cannonade (delivered by the French alone) was still to be heard from
numerous batteries ranged on the slopes of the Pratzen Heights,
directed at our retreating forces.

In the rearguard, Dokhturov and others rallying some battalions kept
up a musketry fire at the French cavalry that was pursuing our troops.
It was growing dusk. On the narrow Augesd Dam where for so many
years the old miller had been accustomed to sit in his tasseled cap
peacefully angling, while his grandson, with shirt sleeves rolled
up, handled the floundering silvery fish in the watering can, on
that dam over which for so many years Moravians in shaggy caps and
blue jackets had peacefully driven their two-horse carts loaded with
wheat and had returned dusty with flour whitening their carts- on that
narrow dam amid the wagons and the cannon, under the horses' hoofs and
between the wagon wheels, men disfigured by fear of death now
crowded together, crushing one another, dying, stepping over the dying
and killing one another, only to move on a few steps and be killed
themselves in the same way.

Every ten seconds a cannon ball flew compressing the air around,
or a shell burst in the midst of that dense throng, killing some and
splashing with blood those near them.

Dolokhov- now an officer- wounded in the arm, and on foot, with
the regimental commander on horseback and some ten men of his company,
represented all that was left of that whole regiment. Impelled by
the crowd, they had got wedged in at the approach to the dam and,
jammed in on all sides, had stopped because a horse in front had
fallen under a cannon and the crowd were dragging it out. A cannon
ball killed someone behind them, another fell in front and splashed
Dolokhov with blood. The crowd, pushing forward desperately,
squeezed together, moved a few steps, and again stopped.

"Move on a hundred yards and we are certainly saved, remain here
another two minutes and it is certain death," thought each one.

Dolokhov who was in the midst of the crowd forced his way to the
edge of the dam, throwing two soldiers off their feet, and ran onto
the slippery ice that covered the millpool.

"Turn this way!" he shouted, jumping over the ice which creaked
under him; "turn this way!" he shouted to those with the gun. "It
bears!..."

The ice bore him but it swayed and creaked, and it was plain that it
would give way not only under a cannon or a crowd, but very soon
even under his weight alone. The men looked at him and pressed to
the bank, hesitating to step onto the ice. The general on horseback at
the entrance to the dam raised his hand and opened his mouth to
address Dolokhov. Suddenly a cannon ball hissed so low above the crowd
that everyone ducked. It flopped into something moist, and the general
fell from his horse in a pool of blood. Nobody gave him a look or
thought of raising him.

"Get onto the ice, over the ice! Go on! Turn! Don't you hear? Go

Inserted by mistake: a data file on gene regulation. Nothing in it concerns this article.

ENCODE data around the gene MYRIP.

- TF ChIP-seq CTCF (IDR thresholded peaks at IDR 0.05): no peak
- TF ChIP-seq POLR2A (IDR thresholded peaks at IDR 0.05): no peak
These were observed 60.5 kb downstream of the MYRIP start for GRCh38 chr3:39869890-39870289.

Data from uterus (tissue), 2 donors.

on!" innumerable voices suddenly shouted after the ball had struck the
general, the men themselves not knowing what, or why, they were
shouting.

One of the hindmost guns that was going onto the dam turned off onto
the ice. Crowds of soldiers from the dam began running onto the frozen
pond. The ice gave way under one of the foremost soldiers, and one leg
slipped into the water. He tried to right himself but fell in up to
his waist. The nearest soldiers shrank back, the gun driver stopped
his horse, but from behind still came the shouts: "Onto the ice, why
do you stop? Go on! Go on!" And cries of horror were heard in the
crowd. The soldiers near the gun waved their arms and beat the
horses to make them turn and move on. The horses moved off the bank.
The ice, that had held under those on foot, collapsed in a great mass,
and some forty men who were on it dashed, some forward and some
back, drowning one another.

Still the cannon balls continued regularly to whistle and flop
onto the ice and into the water and oftenest of all among the crowd
that covered the dam, the pond, and the bank.

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On the Pratzen Heights he had fallen with the flagstaff inhis hand, lay Prince Andrew Bolkonski bleeding profusely andunconsciously uttering a gentle, piteous, and childlike moan.Toward evening he ceased moaning and became quite still. He didnot know how long his unconsciousness lasted. Suddenly he again feltthat he was alive and suffering from a burning, lacerating pain in hishead."Where is it, that lofty sky that I did not know till now, but sawtoday?" was his first thought. "And I did not know this sufferingeither," he thought. "Yes, I did not know anything, anything at alltill now. But where am I?"He listened
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On our right flank commanded by Bagration, at nine o'clock thebattle had not yet begun. Not wishing to agree to Dolgorukov'sdemand to commence the action, and wishing to avert responsibilityfrom himself, Prince Bagration proposed to Dolgorukov to send toinquire of the commander in chief. Bagration knew that as the distancebetween the two flanks was more than six miles, even if themessenger were not killed (which he very likely would be), and foundthe commander in chief (which would be very difficult), he would notbe able to get back before evening.Bagration cast his large, expressionless, sleepy eyes round hissuite, and the boyish face